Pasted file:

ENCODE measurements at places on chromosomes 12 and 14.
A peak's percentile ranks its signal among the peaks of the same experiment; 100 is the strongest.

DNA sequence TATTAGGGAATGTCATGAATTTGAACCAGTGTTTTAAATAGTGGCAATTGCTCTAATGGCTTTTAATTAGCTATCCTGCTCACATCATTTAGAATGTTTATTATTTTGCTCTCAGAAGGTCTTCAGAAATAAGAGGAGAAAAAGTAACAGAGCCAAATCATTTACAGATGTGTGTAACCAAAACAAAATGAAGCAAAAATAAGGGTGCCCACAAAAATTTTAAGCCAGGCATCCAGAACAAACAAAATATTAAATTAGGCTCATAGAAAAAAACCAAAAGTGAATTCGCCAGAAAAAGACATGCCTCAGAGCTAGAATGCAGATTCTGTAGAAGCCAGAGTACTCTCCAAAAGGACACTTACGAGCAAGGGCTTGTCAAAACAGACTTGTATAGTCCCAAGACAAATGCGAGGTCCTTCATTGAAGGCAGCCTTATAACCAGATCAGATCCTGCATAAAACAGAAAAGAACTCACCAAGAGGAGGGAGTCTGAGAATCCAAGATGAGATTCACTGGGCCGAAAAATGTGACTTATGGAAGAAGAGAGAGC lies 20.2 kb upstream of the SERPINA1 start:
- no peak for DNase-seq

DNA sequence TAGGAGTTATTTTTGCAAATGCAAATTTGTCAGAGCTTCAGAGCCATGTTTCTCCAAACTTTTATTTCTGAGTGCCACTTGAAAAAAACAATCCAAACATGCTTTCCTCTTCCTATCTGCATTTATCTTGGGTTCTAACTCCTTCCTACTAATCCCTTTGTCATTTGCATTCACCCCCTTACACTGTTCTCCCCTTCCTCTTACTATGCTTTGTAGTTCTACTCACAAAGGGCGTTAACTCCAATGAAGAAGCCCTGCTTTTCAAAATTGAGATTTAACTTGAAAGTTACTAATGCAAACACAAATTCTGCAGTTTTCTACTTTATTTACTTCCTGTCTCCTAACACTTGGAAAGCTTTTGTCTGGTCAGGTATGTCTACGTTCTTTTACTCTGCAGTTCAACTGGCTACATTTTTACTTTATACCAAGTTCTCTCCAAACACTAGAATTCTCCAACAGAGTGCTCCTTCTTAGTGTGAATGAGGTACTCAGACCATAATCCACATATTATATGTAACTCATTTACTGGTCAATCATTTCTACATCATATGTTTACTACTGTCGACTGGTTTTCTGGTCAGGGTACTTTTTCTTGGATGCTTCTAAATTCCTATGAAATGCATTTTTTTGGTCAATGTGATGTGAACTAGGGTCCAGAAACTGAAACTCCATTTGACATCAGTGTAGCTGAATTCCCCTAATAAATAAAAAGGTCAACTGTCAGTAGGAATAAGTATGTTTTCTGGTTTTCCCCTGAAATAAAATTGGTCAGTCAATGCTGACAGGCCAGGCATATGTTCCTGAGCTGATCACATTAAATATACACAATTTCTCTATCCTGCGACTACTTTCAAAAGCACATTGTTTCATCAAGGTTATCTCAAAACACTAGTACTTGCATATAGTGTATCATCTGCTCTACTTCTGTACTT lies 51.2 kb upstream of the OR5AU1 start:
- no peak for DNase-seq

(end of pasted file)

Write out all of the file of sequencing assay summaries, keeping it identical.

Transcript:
ENCODE measurements at places on chromosomes 12 and 14.
A peak's percentile ranks its signal among the peaks of the same experiment; 100 is the strongest.

DNA sequence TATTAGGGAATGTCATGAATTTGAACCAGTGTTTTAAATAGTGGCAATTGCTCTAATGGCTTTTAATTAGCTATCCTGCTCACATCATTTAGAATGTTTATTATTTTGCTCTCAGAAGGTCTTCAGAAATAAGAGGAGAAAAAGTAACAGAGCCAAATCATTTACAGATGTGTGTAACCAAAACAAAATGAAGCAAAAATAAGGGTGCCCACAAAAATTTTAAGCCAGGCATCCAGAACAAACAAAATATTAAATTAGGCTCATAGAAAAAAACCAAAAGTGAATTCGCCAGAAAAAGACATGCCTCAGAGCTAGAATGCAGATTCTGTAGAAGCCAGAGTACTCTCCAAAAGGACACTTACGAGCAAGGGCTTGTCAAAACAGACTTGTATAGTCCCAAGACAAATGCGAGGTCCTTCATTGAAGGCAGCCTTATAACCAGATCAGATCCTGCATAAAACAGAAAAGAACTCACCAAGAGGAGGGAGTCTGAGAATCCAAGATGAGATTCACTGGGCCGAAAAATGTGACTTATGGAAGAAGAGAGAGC lies 20.2 kb upstream of the SERPINA1 start:
- no peak for DNase-seq

DNA sequence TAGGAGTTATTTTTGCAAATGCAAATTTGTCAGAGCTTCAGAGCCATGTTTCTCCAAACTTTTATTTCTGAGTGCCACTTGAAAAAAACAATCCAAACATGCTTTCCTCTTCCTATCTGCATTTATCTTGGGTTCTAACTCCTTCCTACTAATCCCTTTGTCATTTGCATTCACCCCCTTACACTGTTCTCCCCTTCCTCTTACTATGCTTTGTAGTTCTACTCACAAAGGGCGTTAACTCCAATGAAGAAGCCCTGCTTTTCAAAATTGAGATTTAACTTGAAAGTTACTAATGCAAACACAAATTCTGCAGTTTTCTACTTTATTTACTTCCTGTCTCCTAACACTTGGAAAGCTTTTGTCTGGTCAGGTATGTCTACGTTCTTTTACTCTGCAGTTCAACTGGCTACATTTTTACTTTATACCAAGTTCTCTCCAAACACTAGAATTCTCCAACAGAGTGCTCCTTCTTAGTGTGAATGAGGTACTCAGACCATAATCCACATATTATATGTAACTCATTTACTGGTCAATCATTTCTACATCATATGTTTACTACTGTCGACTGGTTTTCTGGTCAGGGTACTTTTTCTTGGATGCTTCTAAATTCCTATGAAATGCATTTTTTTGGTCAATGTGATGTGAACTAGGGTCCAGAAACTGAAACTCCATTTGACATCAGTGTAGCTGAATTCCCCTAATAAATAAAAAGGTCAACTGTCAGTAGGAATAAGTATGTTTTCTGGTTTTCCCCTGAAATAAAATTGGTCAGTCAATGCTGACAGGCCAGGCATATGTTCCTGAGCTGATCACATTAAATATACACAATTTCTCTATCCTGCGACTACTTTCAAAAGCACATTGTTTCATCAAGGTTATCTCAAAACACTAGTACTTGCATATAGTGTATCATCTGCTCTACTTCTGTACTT lies 51.2 kb upstream of the OR5AU1 start:
- no peak for DNase-seq